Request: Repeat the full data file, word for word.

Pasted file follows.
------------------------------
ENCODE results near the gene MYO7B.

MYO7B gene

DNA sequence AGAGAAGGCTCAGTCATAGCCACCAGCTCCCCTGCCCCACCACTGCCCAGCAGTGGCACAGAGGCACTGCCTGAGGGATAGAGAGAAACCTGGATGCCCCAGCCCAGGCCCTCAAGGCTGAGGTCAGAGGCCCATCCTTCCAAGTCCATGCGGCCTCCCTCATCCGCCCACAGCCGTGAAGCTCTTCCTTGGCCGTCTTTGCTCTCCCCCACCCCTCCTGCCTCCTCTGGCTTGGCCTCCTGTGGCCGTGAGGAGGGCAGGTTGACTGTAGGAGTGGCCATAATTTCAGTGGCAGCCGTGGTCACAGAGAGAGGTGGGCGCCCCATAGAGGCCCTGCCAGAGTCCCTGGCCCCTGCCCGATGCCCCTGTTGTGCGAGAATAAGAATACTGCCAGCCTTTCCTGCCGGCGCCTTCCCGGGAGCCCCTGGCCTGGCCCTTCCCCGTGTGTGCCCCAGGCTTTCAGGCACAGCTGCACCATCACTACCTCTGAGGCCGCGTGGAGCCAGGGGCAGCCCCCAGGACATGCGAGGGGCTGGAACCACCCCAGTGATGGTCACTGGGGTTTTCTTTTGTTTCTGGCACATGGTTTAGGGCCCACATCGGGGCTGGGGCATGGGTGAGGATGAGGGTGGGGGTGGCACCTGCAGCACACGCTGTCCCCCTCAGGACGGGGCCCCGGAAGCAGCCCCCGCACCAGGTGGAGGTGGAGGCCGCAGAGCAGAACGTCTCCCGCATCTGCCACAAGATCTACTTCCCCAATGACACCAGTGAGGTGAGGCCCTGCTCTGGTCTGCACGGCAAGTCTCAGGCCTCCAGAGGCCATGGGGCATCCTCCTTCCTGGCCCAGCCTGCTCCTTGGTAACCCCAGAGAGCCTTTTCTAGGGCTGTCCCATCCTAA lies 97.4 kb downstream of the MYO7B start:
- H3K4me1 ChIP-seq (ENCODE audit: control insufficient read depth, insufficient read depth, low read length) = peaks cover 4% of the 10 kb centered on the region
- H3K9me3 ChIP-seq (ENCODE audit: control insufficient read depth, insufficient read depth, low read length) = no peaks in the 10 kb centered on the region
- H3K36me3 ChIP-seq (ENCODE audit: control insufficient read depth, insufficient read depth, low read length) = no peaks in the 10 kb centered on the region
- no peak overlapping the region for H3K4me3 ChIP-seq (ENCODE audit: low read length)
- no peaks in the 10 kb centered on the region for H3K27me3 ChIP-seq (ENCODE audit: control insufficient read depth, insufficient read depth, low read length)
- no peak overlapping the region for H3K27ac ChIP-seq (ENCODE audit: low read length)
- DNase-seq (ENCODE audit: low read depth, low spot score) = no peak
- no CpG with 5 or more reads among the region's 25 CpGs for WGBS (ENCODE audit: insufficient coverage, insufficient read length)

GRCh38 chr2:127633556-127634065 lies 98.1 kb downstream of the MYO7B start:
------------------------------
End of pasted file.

ENCODE results near the gene MYO7B.

MYO7B gene

DNA sequence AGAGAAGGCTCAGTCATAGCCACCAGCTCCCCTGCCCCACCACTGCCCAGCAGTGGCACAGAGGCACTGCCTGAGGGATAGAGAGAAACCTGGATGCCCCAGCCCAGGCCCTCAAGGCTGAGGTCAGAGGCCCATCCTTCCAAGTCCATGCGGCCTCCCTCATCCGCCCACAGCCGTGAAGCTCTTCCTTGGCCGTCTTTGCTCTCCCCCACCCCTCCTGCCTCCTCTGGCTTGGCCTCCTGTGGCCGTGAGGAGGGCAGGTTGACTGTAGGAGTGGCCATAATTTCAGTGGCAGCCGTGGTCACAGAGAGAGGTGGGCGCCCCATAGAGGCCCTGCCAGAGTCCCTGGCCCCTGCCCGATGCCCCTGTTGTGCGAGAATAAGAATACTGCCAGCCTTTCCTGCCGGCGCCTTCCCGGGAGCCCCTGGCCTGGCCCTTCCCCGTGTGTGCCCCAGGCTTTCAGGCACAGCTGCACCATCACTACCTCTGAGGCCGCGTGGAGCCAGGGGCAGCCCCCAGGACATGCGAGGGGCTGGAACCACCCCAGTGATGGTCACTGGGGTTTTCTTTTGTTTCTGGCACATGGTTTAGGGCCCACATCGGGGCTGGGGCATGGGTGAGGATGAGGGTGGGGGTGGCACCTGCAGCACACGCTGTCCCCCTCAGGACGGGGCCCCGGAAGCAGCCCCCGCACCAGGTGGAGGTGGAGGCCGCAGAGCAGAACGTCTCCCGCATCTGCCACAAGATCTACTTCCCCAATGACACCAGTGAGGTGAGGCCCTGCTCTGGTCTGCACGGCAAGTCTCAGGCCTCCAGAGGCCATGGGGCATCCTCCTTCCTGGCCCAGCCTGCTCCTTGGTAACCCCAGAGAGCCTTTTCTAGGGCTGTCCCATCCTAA lies 97.4 kb downstream of the MYO7B start:
- H3K4me1 ChIP-seq (ENCODE audit: control insufficient read depth, insufficient read depth, low read length) = peaks cover 4% of the 10 kb centered on the region
- H3K9me3 ChIP-seq (ENCODE audit: control insufficient read depth, insufficient read depth, low read length) = no peaks in the 10 kb centered on the region
- H3K36me3 ChIP-seq (ENCODE audit: control insufficient read depth, insufficient read depth, low read length) = no peaks in the 10 kb centered on the region
- no peak overlapping the region for H3K4me3 ChIP-seq (ENCODE audit: low read length)
- no peaks in the 10 kb centered on the region for H3K27me3 ChIP-seq (ENCODE audit: control insufficient read depth, insufficient read depth, low read length)
- no peak overlapping the region for H3K27ac ChIP-seq (ENCODE audit: low read length)
- DNase-seq (ENCODE audit: low read depth, low spot score) = no peak
- no CpG with 5 or more reads among the region's 25 CpGs for WGBS (ENCODE audit: insufficient coverage, insufficient read length)

GRCh38 chr2:127633556-127634065 lies 98.1 kb downstream of the MYO7B start: